Canada to freeze financial assets of those participating in ongoing COVID-19 protests


Ottawa [Canada]: Canada looks to end COVID-19 protests with tougher financial measures after another weekend of arrests.

Canadian authorities on Sunday froze the finances associated with certain individuals and companies believed to be involved in the ongoing protests in Ottawa, according to Mike Duheme, Royal Canadian Mounted Police (RCMP) deputy commissioner of federal policing, reported CNN.
The RCMP froze 206 financial products, including bank and corporate accounts; disclosed the information of 56 entities associated with vehicles, individuals and companies; shared 253 bitcoin addresses with virtual currency exchangers; and froze a payment processing account valued at $3.8 million, Duheme said at a news conference.

“We continue to work at collecting relevant information on persons, vehicles and companies and remain in daily communication with the financial institution to assist them,” Duheme said.

A weeks-long blockade in the Canadian capital has led to almost 200 arrests and prolonged suffering for businesses caught in the middle of protests against COVID-19 mandates.

Police said they employed pepper spray and escalated tactics over the weekend to disperse crowds and make arrests with protesters gathered in front of the Parliament building, reported CNN.

Some of those arrests included protesters who allegedly had smoke grenades and fireworks, and were wearing body armour, police said.

Ontario’s Special Investigation Unit is also reviewing an incident where a woman was reportedly seriously injured after an interaction with a police officer on a horse, and a second where an officer discharged a less-than-lethal firearm at protesters.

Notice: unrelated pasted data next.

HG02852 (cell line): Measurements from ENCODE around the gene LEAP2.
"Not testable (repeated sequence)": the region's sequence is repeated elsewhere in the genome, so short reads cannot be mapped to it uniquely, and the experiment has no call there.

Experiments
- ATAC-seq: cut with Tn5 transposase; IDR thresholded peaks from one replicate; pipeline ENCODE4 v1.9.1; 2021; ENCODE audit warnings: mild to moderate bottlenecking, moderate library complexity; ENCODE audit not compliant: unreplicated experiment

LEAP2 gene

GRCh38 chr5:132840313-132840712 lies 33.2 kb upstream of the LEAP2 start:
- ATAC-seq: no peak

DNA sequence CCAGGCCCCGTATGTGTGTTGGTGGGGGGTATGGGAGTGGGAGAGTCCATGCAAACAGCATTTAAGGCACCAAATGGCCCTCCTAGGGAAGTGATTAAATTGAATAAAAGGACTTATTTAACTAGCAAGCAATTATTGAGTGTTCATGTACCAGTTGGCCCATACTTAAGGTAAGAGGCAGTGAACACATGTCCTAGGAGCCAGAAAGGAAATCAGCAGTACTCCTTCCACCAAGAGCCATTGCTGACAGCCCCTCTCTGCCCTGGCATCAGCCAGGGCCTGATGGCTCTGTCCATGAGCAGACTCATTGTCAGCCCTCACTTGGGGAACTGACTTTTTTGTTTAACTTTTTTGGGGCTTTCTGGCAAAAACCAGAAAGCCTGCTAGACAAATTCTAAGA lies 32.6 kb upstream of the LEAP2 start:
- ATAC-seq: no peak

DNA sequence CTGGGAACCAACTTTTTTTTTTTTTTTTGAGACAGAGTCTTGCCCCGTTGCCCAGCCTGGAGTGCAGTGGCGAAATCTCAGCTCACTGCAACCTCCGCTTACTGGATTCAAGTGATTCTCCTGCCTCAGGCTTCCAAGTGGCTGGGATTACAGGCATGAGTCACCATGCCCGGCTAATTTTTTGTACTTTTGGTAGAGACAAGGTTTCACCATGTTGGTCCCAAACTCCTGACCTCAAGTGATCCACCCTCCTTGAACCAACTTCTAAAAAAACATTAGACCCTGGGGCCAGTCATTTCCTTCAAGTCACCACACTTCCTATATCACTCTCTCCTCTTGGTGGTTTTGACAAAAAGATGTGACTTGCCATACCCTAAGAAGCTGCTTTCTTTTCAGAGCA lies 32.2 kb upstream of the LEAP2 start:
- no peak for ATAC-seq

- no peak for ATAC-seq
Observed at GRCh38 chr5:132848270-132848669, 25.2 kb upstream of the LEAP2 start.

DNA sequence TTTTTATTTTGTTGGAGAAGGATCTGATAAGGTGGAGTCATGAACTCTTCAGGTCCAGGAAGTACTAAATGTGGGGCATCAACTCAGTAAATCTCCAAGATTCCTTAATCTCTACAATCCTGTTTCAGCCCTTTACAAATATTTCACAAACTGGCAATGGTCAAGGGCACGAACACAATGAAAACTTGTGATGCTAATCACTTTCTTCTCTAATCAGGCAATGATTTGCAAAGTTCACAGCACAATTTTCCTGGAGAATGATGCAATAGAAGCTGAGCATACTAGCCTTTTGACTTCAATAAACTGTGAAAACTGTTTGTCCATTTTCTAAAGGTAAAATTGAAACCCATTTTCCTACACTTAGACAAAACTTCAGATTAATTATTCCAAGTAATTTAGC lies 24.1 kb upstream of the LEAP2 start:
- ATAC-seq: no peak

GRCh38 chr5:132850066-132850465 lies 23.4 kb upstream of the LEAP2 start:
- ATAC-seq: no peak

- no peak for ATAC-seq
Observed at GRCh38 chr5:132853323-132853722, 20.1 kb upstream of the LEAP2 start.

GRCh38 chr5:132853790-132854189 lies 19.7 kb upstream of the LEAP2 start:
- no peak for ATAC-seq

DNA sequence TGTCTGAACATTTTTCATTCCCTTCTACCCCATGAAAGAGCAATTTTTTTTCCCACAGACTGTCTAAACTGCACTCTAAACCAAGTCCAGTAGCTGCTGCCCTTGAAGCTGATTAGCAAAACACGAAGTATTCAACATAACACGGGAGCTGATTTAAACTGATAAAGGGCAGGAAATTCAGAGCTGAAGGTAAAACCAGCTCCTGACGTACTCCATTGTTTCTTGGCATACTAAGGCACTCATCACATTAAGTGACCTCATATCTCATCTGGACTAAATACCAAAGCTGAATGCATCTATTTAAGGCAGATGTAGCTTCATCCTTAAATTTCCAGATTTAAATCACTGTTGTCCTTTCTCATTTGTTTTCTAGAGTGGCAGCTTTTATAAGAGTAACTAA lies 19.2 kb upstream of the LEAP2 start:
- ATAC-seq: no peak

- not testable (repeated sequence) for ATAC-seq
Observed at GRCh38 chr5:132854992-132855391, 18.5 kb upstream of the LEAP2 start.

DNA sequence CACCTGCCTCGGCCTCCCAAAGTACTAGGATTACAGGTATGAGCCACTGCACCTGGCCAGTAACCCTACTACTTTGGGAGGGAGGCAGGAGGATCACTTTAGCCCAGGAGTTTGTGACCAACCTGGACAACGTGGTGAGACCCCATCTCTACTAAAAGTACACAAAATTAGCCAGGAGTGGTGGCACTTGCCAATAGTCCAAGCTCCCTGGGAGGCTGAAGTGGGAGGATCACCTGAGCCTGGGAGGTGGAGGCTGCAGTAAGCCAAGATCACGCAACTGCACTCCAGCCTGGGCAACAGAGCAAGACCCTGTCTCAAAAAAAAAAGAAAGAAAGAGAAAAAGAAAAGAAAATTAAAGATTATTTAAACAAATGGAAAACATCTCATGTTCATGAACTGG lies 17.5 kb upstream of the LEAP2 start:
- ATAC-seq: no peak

Ottawa Interim Police Chief Steve Bell told a news conference Sunday police operations had seen a dramatic decline in the number of protesters, reported CNN.

Bell said 191 protesters had been arrested and 107 people charged. Charges included obstructing police, disobeying a court order, assault, mischief, possessing a weapon and assaulting a police officer, he said.

Chris Harkins, deputy commissioner of the Ontario Provincial Police reported at the news conference 76 vehicles had been seized and towed, reported CNN.

The Ottawa protests were started in late January by a group of truck drivers opposed to a COVID-19 vaccine and testing mandate.

But others outside the trucking industry have joined to express their frustration with an array of other COVID-19 health measures, such as requirements to wear masks in schools.

Officials vowed to end the protests through unprecedented protocols, including the Emergencies Act. The law allows the Canadian government to tap into military forces. (ANI)

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